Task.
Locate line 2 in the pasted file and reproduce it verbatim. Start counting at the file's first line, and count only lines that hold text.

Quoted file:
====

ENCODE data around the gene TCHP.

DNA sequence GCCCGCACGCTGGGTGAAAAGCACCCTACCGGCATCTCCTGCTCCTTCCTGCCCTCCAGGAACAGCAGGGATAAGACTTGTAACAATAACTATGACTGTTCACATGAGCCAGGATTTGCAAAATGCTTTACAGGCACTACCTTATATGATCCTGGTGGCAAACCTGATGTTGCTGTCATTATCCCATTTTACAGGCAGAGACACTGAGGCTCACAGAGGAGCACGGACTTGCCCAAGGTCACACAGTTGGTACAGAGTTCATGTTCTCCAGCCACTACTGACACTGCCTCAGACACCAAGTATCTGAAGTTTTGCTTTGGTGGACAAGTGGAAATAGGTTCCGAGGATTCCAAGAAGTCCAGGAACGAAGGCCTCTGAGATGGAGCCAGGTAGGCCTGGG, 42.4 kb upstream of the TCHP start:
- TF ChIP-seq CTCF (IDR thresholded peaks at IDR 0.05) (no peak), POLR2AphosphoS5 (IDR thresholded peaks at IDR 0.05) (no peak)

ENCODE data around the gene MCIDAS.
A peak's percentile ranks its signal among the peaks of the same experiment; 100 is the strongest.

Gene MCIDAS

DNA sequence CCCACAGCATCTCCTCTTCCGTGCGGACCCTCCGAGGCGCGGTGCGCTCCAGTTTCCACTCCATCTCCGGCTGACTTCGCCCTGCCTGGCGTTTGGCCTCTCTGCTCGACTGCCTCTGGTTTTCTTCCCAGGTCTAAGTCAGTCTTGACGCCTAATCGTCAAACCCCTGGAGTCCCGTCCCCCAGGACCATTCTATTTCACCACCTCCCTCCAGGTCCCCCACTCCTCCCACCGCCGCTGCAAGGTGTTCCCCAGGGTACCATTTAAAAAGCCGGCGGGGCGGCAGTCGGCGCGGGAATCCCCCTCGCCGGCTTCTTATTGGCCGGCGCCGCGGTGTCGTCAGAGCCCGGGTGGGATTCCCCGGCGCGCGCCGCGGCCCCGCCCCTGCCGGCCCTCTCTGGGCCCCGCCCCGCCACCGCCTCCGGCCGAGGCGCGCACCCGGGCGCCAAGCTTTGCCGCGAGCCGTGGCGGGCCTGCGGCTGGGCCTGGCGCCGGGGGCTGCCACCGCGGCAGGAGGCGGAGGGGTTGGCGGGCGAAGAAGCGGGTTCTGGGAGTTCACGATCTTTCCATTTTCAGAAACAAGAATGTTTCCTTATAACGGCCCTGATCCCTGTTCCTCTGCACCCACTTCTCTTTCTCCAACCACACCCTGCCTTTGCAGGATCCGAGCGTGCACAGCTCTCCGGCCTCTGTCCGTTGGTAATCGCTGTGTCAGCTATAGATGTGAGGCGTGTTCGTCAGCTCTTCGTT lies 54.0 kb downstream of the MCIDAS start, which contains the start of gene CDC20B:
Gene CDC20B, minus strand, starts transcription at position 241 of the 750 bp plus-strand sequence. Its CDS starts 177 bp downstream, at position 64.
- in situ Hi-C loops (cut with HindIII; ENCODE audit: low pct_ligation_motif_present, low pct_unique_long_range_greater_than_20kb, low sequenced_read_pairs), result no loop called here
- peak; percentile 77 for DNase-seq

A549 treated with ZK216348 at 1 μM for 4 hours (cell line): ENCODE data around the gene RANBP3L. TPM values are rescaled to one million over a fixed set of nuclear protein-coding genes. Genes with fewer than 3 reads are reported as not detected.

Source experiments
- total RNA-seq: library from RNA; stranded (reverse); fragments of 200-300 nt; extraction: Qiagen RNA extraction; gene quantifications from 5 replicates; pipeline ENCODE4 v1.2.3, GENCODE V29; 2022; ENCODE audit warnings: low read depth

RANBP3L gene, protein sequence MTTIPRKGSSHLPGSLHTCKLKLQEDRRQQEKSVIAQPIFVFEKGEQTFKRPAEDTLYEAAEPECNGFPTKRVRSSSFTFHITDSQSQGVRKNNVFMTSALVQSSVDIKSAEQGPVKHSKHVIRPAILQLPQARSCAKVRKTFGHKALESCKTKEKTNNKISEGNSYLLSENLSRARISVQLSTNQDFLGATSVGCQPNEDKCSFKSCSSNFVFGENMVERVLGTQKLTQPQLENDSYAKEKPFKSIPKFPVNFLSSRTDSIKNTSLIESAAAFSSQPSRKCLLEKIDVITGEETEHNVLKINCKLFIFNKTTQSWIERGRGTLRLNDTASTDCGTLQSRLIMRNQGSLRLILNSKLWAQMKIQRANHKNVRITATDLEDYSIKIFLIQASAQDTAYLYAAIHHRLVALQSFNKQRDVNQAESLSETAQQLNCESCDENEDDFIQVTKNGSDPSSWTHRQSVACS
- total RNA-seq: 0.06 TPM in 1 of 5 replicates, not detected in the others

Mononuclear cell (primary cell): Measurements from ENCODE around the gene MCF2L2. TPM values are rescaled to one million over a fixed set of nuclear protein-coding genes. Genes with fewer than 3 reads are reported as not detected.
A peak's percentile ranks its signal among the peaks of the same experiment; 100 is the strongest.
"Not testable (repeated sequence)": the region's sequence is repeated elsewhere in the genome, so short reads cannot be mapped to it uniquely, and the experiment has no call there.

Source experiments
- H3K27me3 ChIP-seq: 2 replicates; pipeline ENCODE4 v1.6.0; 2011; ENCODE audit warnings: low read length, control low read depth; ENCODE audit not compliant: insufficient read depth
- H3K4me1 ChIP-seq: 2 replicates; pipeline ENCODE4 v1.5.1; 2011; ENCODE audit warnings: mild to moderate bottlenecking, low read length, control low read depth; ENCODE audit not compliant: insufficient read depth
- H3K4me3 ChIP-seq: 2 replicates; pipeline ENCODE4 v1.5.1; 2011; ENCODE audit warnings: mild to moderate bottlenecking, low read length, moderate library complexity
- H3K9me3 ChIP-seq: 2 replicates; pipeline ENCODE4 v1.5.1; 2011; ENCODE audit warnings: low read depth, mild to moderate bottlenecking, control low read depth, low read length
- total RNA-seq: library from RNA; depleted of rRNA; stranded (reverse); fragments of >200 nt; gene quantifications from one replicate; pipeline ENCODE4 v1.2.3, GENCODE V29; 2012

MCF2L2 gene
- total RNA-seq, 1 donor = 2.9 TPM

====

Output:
DNA sequence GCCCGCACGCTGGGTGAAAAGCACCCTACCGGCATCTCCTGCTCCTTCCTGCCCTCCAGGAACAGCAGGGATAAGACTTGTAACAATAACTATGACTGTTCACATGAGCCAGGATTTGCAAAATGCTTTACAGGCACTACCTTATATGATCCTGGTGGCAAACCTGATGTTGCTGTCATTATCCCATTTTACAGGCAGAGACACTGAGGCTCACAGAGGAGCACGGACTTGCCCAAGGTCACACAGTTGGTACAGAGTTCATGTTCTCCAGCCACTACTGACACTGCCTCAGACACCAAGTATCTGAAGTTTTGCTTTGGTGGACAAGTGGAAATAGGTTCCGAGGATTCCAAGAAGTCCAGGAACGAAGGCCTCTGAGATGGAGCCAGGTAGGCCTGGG, 42.4 kb upstream of the TCHP start: